With sudden gusts, and sinks as soon in calms, Against a world, a base, degen'rate world, The sport of passions. But Sempronius comes: That courts the yoke, and bows the neck to He must not find this softness hanging on me. Caesar?

[Exit. Pent up in Utica, be vainly forms

Enter SEMPRONIUS. A poor epitome of Roman greatness,

Sem. Conspiracies no

sooner should be And, cover'd with Numidian guards, directs

form'd A feeble army, and an empty senate,

Than executed. What means Portius here? Remnants of mighty battles fought in vain. I like not that cold youth. I must dissemble, By beav’n, such virtues, join'd with such success, And speak a language foreign to my heart. Distracts my very soul! our father's fortune

[Aside. Would almost templus to renounce his precepts. Good morrow, Portius; let us once embrace, Por. Remember what our father oft has Once more embrace, while yet we both are free.

To-morrow, should we thus

express The ways of heav'n are dark and intricate;

friendship, Puzzled'in mazes, and perplex'd with errors, Each might receive a slave into his arms. Our understanding, traces them in vain, This sun, perhaps, this morning sun's the last, Lost and bewilderd in the fruitless search; Tbat e'er shall rise on Roman liberty. Nor sees with how much arl the windings run, Por. My father has this morning callid toNor where the regular confusion ends.

gelber Marc. These are suggestions of a mind at To this poor ball, bis little Roman senate

(The leavings of Pharsalia), lo consult Oh, Portius, didst thou taste but half the griefs If he can yet oppose the mighty torrent That wring my soul, thou couldst not talk That bears down Rome and all her gods before it, thus coldly.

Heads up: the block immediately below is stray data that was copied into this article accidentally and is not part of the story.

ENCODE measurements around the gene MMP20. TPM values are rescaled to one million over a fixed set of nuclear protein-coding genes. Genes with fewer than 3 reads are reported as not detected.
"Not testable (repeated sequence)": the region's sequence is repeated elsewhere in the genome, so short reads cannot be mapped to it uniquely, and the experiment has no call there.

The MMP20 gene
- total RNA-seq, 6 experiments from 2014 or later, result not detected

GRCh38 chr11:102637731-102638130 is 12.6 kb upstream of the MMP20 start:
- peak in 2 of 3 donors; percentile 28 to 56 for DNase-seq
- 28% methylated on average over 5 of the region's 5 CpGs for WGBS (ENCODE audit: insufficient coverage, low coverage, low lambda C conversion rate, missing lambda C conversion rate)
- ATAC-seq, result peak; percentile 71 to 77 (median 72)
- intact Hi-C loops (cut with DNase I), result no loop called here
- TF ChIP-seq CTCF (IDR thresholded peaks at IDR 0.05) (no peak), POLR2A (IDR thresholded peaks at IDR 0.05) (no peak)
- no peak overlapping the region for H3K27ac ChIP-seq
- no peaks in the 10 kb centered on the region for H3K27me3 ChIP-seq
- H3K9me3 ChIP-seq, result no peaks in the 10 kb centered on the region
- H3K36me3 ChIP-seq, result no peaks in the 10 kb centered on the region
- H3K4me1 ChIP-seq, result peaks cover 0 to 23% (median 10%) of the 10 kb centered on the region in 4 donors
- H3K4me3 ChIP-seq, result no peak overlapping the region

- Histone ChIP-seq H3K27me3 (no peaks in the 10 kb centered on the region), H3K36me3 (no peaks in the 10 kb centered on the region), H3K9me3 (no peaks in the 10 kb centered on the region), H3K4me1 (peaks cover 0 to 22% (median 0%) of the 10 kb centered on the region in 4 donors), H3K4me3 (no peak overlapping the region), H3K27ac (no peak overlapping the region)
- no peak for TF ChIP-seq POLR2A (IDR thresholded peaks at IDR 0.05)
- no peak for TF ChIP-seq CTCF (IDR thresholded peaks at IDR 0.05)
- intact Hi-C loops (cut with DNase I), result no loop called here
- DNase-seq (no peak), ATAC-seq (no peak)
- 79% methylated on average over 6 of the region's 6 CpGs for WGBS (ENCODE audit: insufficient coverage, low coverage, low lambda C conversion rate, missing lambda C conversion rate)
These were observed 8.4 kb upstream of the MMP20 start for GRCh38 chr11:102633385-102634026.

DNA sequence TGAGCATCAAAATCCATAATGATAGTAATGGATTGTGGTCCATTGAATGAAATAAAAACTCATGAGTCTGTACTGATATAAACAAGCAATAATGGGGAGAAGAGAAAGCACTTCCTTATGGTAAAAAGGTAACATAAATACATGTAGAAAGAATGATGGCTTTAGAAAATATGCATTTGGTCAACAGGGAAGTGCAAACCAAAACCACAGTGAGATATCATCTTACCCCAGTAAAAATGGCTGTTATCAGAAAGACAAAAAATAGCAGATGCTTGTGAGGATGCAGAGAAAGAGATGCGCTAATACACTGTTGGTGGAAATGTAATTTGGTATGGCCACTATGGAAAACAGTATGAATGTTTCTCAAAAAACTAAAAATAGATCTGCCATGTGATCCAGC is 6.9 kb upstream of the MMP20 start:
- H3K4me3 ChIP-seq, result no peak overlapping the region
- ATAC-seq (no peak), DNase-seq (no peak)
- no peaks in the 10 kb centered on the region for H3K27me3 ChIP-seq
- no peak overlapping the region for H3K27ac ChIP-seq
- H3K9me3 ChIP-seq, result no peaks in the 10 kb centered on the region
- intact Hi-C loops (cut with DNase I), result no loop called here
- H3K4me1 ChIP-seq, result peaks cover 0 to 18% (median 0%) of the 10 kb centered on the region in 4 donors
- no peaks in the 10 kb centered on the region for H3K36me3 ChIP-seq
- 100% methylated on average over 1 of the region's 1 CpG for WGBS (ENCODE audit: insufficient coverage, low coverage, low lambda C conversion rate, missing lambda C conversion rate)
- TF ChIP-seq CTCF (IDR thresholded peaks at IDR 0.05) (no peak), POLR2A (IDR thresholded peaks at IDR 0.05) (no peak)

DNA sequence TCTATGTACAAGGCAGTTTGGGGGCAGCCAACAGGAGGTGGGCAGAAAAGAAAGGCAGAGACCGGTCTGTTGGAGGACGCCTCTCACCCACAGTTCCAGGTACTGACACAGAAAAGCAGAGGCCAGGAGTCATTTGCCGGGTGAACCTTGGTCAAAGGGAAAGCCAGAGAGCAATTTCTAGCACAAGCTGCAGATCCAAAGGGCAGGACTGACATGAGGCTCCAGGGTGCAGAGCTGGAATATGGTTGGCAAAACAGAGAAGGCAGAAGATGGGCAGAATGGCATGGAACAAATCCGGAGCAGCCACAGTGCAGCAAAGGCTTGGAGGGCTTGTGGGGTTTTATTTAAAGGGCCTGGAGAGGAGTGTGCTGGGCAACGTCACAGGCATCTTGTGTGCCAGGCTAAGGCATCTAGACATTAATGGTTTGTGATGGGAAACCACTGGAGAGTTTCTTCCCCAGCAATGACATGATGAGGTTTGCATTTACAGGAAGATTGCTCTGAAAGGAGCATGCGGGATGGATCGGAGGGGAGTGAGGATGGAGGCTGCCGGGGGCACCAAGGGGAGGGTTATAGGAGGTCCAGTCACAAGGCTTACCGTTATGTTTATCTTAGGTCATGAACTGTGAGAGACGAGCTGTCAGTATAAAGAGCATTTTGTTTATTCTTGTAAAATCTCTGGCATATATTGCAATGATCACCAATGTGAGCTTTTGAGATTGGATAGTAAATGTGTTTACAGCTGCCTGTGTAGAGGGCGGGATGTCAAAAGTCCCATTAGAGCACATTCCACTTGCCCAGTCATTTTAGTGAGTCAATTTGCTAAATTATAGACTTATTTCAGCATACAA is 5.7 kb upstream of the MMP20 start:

Or must at length give up the world to Caesar. Passion unpilied, and successless love,

Sem. Not all the pomp and majesty of Rome Plant daggers in my heart, and aggravate Can raise her senate more than Cato's presence. My other griefs.-Were but my Lucia kind- His virtues render our assembly awful, Por. Thou seest not that thy brother is thy They strike with something like religious fear, rival;

And make ev'n Caesar tremble at the head But I must hide it, for I know thy temper.

of armies flush'd with conquest.

Oh, my [Aside.

Portius! Now, Marcus, now thy virtue's on the proof, Could I but call that wondrous man my father, Put forth thy utmost strength, work ev'ry nerve, Would but thy sister Marcia be propitious And call up all thy father in thy soul: To thy friend's vows, I might be blesi indeed! To quell the lyrant love, and guard thy heart Por. Alas, Sempronius! wouldst thou talk On this weak side, where most our nature fails,

of love Would be a conquest worthy Cato's son. To Marcia, whilst her father's life's in danger?

Mart. Alas, the counsel which I cannot take, Thou might'st as well court the pale, tremInstead of healing, but upbraids my weakness.

bling vestal,

told us: